- Structure 1
(Free response) What was the least helpful element of the starter program?
- Kickoff meeting 5
- Asana 4
- Reasoning workshop 4
- Mentor Meeting 3
- Communication 3
- Community bonding 1
- One meeting with a mentor was not enough 1
- Could have been good to have more iterations of the workshops run 1
- Perhaps the comprehensive-seemingness of it made us less likely to experiment (we had already run one intro fellowship) 1
- Notion 1
- Website template 1
- Decentralized information 1
(Free response) How did your group strategy change, if at all from the starter program?
- 20 individuals listed strategy changes we were actively enthusiastic about
- These were usually shifting more towards the advice in this post
- 7 listed strategy changes which we think we are unsure about (but usually positive)
- These might include things like increased outreach for which our enthusiasm depends on context
- 1 listed a strategy change we were slightly concerned about.
- This was somewhat opposite to our advice in this post
(Free response) Was there anything else not on these lists that you found helpful/unhelpful?
- Outreach workshop and templates 3
- Slack channel 2
- Facilitator guide 1
- Getting materials: 1
- Meeting other group organizers 1
- Funding 1
- Meeting someone at CEA 1
- Late physical materials: 3
- Poor communication: 3
- Kickoff session: 2
- Getting to know each other (Kickoff session): 1
- Too many resources (slack, asana, notion): 1
(Free Response) Any other feedback about the above resources or events?
- Unclear communication(timing, dates, process in general) 4
- Mentor-meeting felt like a job application/interview 2
- Things about basic EA ideas (in kickoff) were less useful/ kickoff was repetitive of readings 2
- Too much bonding in the training sessions 2
- Facilitator training was helpful 1
- Asana was more helpful last year 1
- The resources were nice 1
- Wants more discussions on concrete ideas regarding community building 1
- The readings were insightful 1
- Program recommended for new groups, not really for experienced ones 1
- It would be good to have leadership training 1
- Save-function on the form was not reliable 1
- The calendar was a useful template but was modified to show week by week 1
- The materials were late but glad to have them 1
- Too many different platforms to organize 1
(Free Response) What were your main takeaways from kickoff?
- 19 individuals listed takeaways we were actively excited about
- 3 individuals listed their main takeaways as being negative
- i.e. because the presentation was too slow/repetitive or at an inconvenient time
Appendix B: List of additional mistakes and future improvements
This is mostly to be transparent about mistakes we made and plans to fix them. These are based on user feedback. We have additional internal improvements we are planning on making. We are planning improvements now and will have additional capacity to address them. However, we still anticipate being capacity constrained and will consider the program in perpetual beta.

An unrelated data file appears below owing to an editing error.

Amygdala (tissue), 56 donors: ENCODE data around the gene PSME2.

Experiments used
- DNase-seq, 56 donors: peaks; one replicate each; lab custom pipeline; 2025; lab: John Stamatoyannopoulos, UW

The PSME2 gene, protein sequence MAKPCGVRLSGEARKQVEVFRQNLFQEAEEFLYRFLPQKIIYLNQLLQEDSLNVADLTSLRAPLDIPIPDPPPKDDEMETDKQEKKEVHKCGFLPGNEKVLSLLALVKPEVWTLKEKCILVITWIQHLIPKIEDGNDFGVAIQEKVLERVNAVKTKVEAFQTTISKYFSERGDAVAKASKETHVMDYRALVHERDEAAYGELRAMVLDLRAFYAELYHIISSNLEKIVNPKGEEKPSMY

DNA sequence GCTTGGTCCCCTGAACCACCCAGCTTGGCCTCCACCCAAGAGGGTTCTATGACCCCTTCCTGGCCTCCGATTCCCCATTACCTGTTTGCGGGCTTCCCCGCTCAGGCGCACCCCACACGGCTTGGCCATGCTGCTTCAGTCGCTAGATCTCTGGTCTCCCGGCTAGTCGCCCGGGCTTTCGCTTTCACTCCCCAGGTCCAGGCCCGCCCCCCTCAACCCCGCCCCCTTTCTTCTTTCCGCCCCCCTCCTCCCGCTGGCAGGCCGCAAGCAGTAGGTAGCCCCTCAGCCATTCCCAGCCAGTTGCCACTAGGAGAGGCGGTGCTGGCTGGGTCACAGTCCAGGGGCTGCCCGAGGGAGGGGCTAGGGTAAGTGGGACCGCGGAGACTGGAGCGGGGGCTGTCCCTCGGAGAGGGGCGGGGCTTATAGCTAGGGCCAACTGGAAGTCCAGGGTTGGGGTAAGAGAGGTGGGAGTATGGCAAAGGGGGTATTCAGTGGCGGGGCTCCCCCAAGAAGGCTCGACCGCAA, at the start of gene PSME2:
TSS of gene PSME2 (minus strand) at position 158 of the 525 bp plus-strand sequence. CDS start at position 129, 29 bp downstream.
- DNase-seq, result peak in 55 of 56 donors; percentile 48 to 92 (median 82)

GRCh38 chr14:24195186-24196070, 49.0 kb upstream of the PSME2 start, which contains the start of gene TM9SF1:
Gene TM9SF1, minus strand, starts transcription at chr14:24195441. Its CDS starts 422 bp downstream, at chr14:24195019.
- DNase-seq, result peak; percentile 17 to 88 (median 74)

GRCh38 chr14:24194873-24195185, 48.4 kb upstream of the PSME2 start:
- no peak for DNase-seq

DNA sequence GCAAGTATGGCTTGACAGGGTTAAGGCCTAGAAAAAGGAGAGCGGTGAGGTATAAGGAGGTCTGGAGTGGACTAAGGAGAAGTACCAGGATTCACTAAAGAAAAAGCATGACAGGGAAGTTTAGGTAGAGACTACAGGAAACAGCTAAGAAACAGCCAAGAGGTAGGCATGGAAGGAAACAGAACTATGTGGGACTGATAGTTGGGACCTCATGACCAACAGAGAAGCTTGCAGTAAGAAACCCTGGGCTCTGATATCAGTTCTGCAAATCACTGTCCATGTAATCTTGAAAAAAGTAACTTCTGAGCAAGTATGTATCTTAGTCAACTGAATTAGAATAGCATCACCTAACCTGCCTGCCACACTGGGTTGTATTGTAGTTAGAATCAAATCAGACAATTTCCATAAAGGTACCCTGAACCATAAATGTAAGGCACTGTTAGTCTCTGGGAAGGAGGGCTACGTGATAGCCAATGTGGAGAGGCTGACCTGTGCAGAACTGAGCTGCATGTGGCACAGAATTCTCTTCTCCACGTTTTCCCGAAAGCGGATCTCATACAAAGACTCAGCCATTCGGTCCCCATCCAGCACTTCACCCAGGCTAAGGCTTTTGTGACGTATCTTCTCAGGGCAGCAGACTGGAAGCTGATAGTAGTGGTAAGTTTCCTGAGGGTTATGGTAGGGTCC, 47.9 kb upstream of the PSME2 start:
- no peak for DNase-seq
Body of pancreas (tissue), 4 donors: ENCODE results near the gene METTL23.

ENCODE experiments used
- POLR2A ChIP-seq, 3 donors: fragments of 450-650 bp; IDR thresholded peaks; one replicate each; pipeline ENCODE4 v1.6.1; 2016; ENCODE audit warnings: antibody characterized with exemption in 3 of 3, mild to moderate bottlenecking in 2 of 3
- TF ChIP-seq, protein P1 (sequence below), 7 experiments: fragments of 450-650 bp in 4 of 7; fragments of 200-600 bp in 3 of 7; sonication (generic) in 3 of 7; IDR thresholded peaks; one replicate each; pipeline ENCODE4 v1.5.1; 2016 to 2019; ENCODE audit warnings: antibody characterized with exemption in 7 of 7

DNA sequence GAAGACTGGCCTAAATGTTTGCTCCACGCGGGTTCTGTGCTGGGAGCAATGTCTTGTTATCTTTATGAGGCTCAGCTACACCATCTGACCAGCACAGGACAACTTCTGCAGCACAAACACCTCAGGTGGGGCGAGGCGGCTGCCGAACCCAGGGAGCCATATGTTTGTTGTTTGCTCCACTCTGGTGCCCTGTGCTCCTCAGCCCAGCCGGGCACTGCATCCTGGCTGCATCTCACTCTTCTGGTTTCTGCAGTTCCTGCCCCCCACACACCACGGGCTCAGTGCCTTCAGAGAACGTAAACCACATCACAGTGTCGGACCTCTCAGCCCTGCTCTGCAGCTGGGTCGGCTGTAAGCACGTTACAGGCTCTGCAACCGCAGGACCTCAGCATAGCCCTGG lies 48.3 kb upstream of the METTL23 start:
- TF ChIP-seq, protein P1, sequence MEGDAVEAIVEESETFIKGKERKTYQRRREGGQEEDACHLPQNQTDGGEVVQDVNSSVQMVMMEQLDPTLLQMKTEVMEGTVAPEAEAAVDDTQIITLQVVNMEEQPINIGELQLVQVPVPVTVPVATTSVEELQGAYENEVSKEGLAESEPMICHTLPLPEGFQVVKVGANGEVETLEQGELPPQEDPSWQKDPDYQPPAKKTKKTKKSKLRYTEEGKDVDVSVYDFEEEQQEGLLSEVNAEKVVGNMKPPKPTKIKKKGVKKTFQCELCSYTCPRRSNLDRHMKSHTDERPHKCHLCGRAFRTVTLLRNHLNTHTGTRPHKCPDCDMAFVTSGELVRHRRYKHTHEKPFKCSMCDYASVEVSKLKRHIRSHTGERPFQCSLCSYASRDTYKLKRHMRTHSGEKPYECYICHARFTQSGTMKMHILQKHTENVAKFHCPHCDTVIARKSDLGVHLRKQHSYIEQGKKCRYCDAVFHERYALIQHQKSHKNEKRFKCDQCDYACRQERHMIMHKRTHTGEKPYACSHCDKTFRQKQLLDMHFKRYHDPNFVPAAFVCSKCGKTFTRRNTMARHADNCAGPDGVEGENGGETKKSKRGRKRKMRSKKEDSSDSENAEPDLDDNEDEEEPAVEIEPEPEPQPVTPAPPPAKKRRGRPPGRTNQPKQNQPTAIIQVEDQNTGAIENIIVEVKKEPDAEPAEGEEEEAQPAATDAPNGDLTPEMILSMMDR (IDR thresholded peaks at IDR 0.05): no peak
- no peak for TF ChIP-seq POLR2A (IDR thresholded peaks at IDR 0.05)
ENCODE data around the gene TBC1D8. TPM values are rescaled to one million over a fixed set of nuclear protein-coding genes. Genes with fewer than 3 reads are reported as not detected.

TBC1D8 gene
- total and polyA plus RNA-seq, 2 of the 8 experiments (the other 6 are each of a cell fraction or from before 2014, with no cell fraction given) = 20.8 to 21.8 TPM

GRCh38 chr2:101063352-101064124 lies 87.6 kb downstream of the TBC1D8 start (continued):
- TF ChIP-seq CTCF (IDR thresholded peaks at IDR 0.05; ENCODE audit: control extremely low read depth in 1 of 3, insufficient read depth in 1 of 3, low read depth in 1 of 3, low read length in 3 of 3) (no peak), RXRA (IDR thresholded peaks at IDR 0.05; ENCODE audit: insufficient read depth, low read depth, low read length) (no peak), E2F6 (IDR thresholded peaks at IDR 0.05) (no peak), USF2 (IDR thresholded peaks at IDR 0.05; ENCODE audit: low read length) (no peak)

|Mistake/Improvement||When are we planning on making this change (if at all)|
|Centralize information||Next round by not using asana for onboaring|
|Better communication and deadlines||Next round by dedicating additional resources to communication and planning deadlines further in advance|
|The decision about being admitted to UGAP earlier||N/A (SP and UGAP will be combined)|
|Having a more organized shipping process for physical materials||Stalling this until a better system can be made (likely in Spring)|
|Having asynchronous options with retention checks||Next round (hopefully!)|
|Having all mentors read over the document before the meeting||Next round|
|Everything on google calendar from the get-go||Next round|
|Improving kickoff session to be less repetitive||Next round|
|Asana as an optional resource||Next round|
|More resources on templates around newsletters||Possibly in the future|
Make a group for solo founders
|Possibly in the future|
Include leadership training
|Possibly in the future|
It ended up being longer than two weeks to finish all of the mentor calls since we had about 75 of them.
All of the non-program specific resources can be found on the EA Groups Resource Centre
Some mentors are stronger in helping make groups more organized and operationally healthy while others are stronger in helping guide overarching strategic decisions. Based on the groups’ strengths and weaknesses, we wanted to give them complimentary matches.
One of the reasons we are thinking of focusing solely on mentorship for experienced groups in the near-future is because it is more easily customizable to different situations.
Notably, we now think more strongly that suboptimal EA groups might not just miss out on value, but might actually be net-negative by turning off particularly promising individuals
Our guess about the reasoning workshop was that it was too basic for most of the people who opted into it but would have been good for people newer to rationality techniques